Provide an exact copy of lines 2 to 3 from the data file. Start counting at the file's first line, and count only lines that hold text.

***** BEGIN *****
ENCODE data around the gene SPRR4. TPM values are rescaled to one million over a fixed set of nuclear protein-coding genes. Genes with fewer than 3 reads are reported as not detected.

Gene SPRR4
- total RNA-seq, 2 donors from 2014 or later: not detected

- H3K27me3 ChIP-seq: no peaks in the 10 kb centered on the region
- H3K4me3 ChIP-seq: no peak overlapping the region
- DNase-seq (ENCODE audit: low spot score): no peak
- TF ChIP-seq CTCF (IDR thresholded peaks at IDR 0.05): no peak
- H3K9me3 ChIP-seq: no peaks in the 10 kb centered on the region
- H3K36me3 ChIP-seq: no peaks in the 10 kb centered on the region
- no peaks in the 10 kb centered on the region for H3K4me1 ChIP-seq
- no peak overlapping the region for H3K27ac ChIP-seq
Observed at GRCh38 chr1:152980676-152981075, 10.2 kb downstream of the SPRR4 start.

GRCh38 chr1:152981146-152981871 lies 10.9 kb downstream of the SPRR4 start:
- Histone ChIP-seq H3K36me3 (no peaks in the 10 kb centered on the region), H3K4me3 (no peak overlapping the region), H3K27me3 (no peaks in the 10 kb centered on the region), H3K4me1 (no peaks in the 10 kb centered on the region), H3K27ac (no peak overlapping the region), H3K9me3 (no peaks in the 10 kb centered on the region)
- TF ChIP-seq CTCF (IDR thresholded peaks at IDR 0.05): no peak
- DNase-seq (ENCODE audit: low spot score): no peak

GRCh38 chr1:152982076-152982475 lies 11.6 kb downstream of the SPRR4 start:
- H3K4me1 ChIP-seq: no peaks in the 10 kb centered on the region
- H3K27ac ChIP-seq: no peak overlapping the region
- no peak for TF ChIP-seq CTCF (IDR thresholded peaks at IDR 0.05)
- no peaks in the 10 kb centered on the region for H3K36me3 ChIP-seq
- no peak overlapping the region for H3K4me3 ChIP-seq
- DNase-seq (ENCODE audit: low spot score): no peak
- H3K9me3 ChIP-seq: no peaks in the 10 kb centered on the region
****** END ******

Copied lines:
Gene SPRR4
- total RNA-seq, 2 donors from 2014 or later: not detected